Major structural change is required to combat global climate change. This means that government policy intervention is needed to overcome market failures and political economy challenges. Focusing on Europe, the European Union (EU) aims to become a net zero greenhouse gas emissions economy by 2050. A key policy in support of this aim was the creation of a market-based carbon-price through an emissions trading system (EU-ETS). However, the EU-ETS does not (yet) appear to be sending a consistent signal to investors, as the price of carbon fell significantly after 2008, although it has recently recovered. Governments have also chosen to subsidise renewable and nuclear energy, usually in the form of fixed payments for a set period of time, with rates differing according to the technology supported.

Major investment in climate mitigation is already underway to decarbonise electricity generation and increase energy efficiency, but a lot more needs to be done to decarbonise the economy. New climate abatement measures will also be needed to prepare for sea level rise and more extreme weather patterns. Further innovation is also required if decarbonisation is to be achieved at a manageable cost. While innovation has already led to sharply falling renewable energy costs, energy storage could be improved and the use of electricity in transport extended.

The positive macro impact of mitigation measures could be held back by risk aversion but boosted by innovation spillovers. Renewable energy has a very different cost structure to conventional fossil fuels and needs substantial up-front capital expenditure. Investors may be wary about lending to renewable energy projects if they perceive them as risky – for instance owing to uncertainties regarding government policy – or if they lack knowledge about this relatively new sector. However, there may be scope for innovation in new clean technologies to spill over to the rest of the economy and support growth. While R&D spending on energy appears low, the rapid deployment of renewable energy may be stimulating innovation through “learning by doing”. The deployment of such technologies continues to exceed expectations.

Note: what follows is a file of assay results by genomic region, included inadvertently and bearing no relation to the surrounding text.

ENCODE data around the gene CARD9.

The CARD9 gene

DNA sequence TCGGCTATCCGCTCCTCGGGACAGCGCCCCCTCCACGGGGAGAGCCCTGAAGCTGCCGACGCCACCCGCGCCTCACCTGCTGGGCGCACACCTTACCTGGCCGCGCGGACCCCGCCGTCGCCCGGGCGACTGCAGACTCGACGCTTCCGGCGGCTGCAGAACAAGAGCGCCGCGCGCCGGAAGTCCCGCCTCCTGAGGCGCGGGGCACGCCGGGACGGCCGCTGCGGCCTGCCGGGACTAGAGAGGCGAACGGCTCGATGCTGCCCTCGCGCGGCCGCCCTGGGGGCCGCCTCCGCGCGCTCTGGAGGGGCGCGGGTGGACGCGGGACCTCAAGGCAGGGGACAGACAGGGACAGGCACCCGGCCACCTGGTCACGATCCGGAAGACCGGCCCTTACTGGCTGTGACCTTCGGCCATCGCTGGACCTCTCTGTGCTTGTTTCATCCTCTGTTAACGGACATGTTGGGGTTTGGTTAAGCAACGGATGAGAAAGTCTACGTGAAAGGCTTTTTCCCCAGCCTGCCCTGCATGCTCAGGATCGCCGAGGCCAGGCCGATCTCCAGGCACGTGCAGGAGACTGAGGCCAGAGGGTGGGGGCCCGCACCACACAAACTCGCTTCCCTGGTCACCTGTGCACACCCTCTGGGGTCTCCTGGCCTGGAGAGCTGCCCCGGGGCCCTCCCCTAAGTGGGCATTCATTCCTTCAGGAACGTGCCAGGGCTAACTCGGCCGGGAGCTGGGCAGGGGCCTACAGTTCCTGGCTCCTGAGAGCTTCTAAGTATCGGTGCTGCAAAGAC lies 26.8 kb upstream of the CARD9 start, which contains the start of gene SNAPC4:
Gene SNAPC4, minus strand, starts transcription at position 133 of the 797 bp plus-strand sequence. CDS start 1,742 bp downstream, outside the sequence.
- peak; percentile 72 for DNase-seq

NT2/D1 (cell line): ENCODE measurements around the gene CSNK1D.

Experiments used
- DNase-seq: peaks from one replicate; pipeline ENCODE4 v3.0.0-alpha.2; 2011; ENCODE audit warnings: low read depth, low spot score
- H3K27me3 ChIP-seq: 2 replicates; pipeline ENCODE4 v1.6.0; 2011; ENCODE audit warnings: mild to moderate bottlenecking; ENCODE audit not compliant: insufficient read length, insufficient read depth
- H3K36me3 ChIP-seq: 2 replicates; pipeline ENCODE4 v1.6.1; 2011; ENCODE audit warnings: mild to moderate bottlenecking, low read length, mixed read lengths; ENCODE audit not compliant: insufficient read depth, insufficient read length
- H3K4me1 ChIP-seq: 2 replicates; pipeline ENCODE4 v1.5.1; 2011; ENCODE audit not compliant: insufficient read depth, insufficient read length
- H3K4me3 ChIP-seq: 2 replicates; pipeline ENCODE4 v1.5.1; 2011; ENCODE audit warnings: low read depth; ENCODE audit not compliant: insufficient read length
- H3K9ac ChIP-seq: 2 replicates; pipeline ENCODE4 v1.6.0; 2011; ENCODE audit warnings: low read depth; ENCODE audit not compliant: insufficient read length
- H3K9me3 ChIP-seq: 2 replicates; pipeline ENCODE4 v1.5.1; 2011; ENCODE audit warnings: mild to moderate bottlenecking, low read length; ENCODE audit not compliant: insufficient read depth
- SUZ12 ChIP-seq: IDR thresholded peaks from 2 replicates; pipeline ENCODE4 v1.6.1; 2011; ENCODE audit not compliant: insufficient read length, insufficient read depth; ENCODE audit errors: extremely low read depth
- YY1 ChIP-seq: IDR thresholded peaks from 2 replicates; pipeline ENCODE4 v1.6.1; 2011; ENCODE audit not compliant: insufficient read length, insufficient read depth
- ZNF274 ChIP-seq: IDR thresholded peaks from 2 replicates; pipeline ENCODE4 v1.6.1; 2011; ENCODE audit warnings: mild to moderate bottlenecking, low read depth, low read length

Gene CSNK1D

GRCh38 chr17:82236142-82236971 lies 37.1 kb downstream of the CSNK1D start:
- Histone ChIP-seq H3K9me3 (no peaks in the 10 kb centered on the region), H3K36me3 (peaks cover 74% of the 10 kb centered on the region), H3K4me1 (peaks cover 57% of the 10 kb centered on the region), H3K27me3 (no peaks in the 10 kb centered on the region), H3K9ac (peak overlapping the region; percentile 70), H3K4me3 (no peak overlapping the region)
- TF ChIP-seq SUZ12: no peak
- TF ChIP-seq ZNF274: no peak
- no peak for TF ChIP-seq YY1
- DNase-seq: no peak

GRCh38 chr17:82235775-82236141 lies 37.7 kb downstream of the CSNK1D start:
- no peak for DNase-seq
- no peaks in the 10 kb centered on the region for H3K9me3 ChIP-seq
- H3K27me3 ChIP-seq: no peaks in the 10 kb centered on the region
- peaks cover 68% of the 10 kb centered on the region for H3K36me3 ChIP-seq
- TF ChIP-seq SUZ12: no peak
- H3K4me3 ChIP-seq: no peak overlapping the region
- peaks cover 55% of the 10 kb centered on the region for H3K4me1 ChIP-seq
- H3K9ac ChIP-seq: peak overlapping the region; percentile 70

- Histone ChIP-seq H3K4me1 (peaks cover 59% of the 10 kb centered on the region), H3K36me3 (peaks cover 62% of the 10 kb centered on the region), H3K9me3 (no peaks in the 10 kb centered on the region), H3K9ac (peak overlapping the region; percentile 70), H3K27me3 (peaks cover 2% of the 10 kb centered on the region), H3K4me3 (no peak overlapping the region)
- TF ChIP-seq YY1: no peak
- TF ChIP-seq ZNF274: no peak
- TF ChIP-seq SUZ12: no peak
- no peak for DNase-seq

Climate change policies require a larger role for state intervention, partly through fiscal measures. However, the net impact on public finances is unclear. The process of internalising the negative environmental externality of CO2 emissions could raise additional revenues, particularly if implemented through new carbon taxes. At the same time, abatement and mitigation measures may imply a need for either additional government expenditure or the crowding out of other public investment spending.

Inflation may be pushed up by measures to raise the price of carbon, although this may be offset by falling prices for renewable energy and as a result of increased energy efficiency. Market-based emissions trading or new taxes on high-carbon (particularly fossil fuel-based) activities may cause prices to rise. However, this could be offset by further innovation in renewable energy (which would lower electricity prices) and higher energy efficiency, both of which could reduce the weight of energy in the consumption basket.

There is also a risk that climate change may lead to widespread disruption to the economic and financial system. An unexpectedly abrupt change in government policy or further disruption from technological progress in renewable technologies could cause a very rapid move away from fossil fuels, with diverging impacts across sectors. In turn, this could cause a (possibly sharp) fall in physical capital values and a drop in asset prices, which could potentially have broader macroeconomic impacts.